Turkey and the garment industry

In the last two decades Turkey has become one of the world’s top ten clothing exporters. Turkey is the second largest supplier of clothing, after China, and the top textile supplier to Europe- 73% of Turkeys clothing is exported To Europe. According to the International Textile, Garment and Leather Workers' Federation (ITGLWF) clothing and textile exports represent 40% of all Turkey's exports. Those working in the clothing and textile sectors make up 35% of the country's industrial workers. The Clean Clothes Campaign estimates that there may be as many as three million workers employed in 44,000 workplaces. However many workers are hired and fired according to when factories receive orders and are obliged to work excessive hours to meet deadlines.

The ICFTUs annual report on trade union violations found that Turkey was particularly harsh in their suppression of trade union rights . In the same report the The Turkey country section of the same report found:

“The government has been slow to bring its legislation on workers' and trade union rights into line with international standards. The changes are in draft form only, in contrast to other areas of law that have been changed with a view to Turkey's accession to the European Union….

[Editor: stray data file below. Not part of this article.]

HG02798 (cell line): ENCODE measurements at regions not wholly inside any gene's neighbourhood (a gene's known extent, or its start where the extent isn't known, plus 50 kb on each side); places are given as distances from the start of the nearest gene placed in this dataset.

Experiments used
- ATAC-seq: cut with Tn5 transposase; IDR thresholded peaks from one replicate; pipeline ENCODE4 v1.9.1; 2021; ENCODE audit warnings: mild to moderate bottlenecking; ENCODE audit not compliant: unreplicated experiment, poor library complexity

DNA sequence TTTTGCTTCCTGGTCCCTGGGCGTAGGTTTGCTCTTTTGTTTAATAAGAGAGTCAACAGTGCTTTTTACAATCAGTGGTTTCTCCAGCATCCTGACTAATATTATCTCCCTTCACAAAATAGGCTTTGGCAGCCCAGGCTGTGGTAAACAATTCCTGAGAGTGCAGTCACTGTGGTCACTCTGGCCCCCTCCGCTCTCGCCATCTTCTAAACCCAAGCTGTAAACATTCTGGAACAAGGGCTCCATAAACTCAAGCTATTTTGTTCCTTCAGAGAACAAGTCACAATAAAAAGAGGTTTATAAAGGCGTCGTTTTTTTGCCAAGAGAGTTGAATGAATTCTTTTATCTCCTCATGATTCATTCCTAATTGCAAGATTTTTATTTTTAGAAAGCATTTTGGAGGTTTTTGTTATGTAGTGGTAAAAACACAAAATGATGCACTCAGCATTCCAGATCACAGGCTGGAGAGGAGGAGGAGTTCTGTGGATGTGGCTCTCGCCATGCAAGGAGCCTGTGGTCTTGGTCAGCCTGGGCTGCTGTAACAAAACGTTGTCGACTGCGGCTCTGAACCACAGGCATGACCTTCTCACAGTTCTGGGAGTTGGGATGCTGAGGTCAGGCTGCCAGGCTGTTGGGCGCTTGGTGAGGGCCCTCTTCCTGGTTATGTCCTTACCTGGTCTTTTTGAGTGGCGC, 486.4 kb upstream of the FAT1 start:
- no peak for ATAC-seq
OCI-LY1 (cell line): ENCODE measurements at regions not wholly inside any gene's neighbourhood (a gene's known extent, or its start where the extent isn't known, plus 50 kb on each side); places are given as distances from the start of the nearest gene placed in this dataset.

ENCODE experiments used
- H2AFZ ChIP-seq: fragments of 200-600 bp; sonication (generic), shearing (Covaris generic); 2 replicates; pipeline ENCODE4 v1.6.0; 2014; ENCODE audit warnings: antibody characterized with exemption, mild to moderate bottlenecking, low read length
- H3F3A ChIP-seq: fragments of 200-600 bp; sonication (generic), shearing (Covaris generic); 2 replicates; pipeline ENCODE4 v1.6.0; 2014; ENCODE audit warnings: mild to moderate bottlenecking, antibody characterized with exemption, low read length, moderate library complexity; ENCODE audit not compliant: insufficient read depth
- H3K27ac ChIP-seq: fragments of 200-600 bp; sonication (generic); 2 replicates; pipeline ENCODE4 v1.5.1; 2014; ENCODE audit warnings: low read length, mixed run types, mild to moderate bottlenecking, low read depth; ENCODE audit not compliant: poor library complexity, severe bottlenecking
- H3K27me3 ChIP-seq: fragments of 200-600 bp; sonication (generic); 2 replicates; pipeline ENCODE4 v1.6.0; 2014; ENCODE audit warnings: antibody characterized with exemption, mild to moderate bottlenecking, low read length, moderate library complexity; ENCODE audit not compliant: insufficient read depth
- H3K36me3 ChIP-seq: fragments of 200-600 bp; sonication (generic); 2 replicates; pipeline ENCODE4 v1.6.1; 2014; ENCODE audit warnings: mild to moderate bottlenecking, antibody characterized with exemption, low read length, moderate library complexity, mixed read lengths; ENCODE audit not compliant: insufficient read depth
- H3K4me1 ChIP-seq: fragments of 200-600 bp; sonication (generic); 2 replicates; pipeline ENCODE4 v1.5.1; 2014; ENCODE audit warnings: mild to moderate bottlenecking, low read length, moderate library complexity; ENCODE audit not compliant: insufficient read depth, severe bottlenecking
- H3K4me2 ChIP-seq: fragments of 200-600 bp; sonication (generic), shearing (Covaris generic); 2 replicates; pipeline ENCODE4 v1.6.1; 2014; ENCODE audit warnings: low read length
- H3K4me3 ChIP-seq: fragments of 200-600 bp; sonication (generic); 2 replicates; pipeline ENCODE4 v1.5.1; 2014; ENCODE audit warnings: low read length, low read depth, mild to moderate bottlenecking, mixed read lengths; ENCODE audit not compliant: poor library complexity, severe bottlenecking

The law recognises freedom of association…. and the right to form a trade union, but there are limitations. The percentage of the labour force covered by collective agreements still remains extremely low, owing to the threshold for collective bargaining set by the law.”

Public sector unions have been particularly targeted by the Turkish government in recent years. Of direct relevance to organising in the textile and garment industry is the requirement that workers are registered to be eligible to join a union. Reports (CCC and others) have found that much of the garment industry in Turkey is unregistered.

A 2003 Report by SOMO found:

“Subcontracting to other countries, particularly to Bulgaria, where Turkey is the main investor in the country's garment industry, is also not uncommon. However, because most production takes place in unregistered workplaces - as part of the so-called informal economy - reliable detailed data on the structure and characteristics of the industry is difficult to come by.”

Turkey, post the MFA phase out, has seen a reduction in the number of small companies, with some being forced to close down. This has lead to a reduction in the workforce and to increased pressure on and flexibilisation of the remaining workforce.

There has also been movement of investment within the country, with the support of the state to areas with less favourable working conditions and increased tax free advantages. At the same time TNCs are moving production of their goods outside of Turkey and to North Africa (for example Egypt).


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